Crowdsourced Ethical Hacking – Just a short-lived trend or the future of penetration testing?

What is Crowdsourced Ethical Hacking?

Typically, companies hire specialized IT service providers to perform penetration tests on web applications and networks. These service providers function like medical practices. An appointment is made and a few weeks later the assigned experts take care of the project. For some years now, however, companies have had the opportunity to explore new ways and turn to swarm intelligence when carrying out penetration tests. So-called crowdsourced penetration testing platforms make this possible. These platforms maintain a global network of pentesters who are on standby and can search for vulnerabilities around the clock. These pentesters receive success-based rewards for verified vulnerabilities, similar to so-called bug bounty programs. Crowd sourced ethical hacking is a typical example of the gig economy in which a platform acts as an intermediary between a client and a service.

What are the benefits of crowdsourced ethical hacking?

Penetration testing platforms boast several advantages over traditional pentesting, including:

Access to a wide range of skills

In times of skills shortage, it is very difficult to find qualified pentesters. Through crowdsourced ethical hacking platforms, companies have access to a global pool of ethical hackers with diverse skills, who together can keep up with the rapid pace of cybercrime developments.

Better technology

Crowdsourced ethical hacking platforms are often more than a simple middleman, in fact, they bring technology to the table that an individual pentester or small service provider cannot offer. These technologies aim to make the ethical hackers‘ job on the platform as easy as possible and can automate certain parts of penetration testing.

Continuous testing and immediate availability

Crowdsourced pentesting allows clients to have applications and systems tested continuously. This continuous approach very much aligns with the way modern software is developed today. In addition, the lead time is very short. Usually, you can start your project in a few days.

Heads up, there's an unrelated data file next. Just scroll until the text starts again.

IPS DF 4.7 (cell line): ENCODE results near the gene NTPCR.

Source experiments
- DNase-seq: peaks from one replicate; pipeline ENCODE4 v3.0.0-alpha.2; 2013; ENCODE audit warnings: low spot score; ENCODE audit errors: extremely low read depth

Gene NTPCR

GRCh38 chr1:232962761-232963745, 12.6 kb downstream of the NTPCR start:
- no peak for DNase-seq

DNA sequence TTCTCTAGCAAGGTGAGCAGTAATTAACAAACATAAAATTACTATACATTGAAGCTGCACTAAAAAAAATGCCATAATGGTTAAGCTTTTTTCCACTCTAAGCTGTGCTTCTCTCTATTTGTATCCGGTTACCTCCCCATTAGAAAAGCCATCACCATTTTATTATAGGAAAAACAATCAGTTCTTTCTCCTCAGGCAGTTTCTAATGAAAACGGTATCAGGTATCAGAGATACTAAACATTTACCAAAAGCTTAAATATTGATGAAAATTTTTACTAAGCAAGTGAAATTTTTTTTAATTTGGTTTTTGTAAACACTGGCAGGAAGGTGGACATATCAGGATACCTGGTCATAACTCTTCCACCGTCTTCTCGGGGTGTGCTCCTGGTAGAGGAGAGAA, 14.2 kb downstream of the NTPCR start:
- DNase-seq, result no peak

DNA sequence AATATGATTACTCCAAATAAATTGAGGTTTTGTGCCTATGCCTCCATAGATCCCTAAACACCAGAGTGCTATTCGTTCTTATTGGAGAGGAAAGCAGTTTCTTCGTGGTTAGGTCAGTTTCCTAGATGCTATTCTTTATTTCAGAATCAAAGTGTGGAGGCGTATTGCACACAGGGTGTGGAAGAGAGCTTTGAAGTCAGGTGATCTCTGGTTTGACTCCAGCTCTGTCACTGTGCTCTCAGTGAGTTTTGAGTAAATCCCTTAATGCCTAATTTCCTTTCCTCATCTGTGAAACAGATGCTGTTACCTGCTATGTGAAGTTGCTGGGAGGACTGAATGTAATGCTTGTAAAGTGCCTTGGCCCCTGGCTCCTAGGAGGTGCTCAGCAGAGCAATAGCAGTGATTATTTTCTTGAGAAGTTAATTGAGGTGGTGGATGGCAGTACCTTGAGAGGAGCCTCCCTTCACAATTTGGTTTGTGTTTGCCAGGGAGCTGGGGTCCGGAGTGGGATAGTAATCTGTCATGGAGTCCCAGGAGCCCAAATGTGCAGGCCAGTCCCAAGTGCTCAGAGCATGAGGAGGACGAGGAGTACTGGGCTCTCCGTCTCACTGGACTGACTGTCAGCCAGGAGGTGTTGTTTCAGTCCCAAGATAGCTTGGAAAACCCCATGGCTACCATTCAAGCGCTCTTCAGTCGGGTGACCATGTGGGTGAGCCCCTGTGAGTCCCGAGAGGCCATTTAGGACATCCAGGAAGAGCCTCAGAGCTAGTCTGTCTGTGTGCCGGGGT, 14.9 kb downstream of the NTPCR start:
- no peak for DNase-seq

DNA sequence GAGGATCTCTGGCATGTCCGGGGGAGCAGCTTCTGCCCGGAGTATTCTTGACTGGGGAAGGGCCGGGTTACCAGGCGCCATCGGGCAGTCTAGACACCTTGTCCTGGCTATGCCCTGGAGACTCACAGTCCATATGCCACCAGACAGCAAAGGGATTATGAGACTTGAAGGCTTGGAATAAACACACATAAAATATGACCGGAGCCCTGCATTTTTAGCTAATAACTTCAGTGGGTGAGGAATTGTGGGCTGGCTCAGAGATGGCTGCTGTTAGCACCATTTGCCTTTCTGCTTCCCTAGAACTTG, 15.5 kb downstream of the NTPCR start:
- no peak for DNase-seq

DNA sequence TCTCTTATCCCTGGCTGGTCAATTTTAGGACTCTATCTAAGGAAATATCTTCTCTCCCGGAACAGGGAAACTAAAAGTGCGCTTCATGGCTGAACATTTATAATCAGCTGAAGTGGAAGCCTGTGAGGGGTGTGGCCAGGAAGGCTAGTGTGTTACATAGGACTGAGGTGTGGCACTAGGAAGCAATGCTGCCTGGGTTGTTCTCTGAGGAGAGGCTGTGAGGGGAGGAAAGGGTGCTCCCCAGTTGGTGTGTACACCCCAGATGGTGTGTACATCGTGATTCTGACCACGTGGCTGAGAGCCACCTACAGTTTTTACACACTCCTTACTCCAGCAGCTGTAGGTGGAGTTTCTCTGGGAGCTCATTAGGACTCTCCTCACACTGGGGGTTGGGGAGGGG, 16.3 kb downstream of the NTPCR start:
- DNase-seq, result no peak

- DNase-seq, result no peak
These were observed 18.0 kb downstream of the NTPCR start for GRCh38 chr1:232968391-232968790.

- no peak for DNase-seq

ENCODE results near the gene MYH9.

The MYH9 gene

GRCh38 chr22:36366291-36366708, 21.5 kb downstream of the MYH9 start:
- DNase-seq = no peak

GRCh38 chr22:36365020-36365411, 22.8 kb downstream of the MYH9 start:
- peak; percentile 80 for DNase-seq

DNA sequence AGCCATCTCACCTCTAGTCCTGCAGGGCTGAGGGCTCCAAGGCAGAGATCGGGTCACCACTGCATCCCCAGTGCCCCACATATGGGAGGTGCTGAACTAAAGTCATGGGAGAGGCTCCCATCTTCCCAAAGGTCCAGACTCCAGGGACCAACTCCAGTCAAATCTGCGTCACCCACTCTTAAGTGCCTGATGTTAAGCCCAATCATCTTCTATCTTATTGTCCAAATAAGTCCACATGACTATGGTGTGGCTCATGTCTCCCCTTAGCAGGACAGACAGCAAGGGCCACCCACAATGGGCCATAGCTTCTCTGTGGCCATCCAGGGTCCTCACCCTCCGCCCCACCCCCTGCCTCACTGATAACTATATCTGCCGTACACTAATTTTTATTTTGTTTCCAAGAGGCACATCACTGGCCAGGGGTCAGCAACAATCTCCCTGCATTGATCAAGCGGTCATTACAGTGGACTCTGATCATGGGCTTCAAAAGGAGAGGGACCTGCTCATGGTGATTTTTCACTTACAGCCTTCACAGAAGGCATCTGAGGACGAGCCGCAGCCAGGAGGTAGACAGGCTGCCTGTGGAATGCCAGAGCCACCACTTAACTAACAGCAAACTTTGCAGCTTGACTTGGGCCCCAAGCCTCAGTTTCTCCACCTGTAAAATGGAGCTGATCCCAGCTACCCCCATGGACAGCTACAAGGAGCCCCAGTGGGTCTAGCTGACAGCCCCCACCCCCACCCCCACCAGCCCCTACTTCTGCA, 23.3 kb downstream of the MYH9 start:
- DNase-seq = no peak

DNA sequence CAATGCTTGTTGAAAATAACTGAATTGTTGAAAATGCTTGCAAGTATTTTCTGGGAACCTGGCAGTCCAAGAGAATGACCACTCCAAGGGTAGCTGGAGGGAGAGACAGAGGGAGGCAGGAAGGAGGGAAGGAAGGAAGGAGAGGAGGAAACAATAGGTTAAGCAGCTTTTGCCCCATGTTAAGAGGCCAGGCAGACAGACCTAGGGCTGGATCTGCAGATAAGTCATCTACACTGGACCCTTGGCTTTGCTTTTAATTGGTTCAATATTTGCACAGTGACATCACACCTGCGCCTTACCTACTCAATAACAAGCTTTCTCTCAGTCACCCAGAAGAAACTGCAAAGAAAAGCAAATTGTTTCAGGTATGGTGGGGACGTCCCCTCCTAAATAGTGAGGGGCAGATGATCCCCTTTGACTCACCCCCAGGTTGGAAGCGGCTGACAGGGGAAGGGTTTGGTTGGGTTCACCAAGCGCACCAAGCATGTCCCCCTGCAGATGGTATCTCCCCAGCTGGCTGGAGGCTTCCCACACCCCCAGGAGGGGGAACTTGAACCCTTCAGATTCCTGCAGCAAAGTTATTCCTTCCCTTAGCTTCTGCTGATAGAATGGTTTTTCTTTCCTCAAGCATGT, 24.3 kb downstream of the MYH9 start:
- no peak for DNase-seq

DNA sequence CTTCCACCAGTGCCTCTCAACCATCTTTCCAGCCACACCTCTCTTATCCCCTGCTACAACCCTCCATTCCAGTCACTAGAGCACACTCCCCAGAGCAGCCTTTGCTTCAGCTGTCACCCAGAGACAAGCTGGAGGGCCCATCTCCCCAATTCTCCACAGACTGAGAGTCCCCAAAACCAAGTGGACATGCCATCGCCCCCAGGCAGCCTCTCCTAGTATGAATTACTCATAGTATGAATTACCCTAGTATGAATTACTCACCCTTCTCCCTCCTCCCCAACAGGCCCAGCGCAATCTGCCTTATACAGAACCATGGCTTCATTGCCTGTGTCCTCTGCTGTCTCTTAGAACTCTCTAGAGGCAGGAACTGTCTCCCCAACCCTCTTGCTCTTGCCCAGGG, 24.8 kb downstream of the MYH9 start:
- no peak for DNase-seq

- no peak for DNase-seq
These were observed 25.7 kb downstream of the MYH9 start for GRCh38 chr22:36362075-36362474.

Better incentives

The ethical hackers on the platforms are paid based on performance and for vulnerabilities found and verified. As a client, you therefore pay for the results of the testing activities and not for time spent, apart from the basic fees of the platform.

What are the disadvantages of crowdsourced ethical hacking?

Trust in the platform selection process is necessary

Pentesting inevitably means disclosing sensitive information to an external party. You don’t have a personal relationship with anonymous pentesters from the „crowd,“ so you have to trust in the provider’s screening process. Of course, all major platforms assure a rigorous selection and monitoring process and to actively maintain their hacker community. Nevertheless, there remains the uncomfortable feeling that actors with bad intentions might be on the platforms.

Limited scope

While there has been a lot of activity in the crowdsourced ethical hacking market in recent years, the platforms are still primarily suited for performing pentests on web applications and perimeter assets. Internal penetration testing is practically much harder to implement. However, internal pentesting is becoming more and more important due to ever-increasing connectivity and the growing number of intrusion points.

Unpredictable costs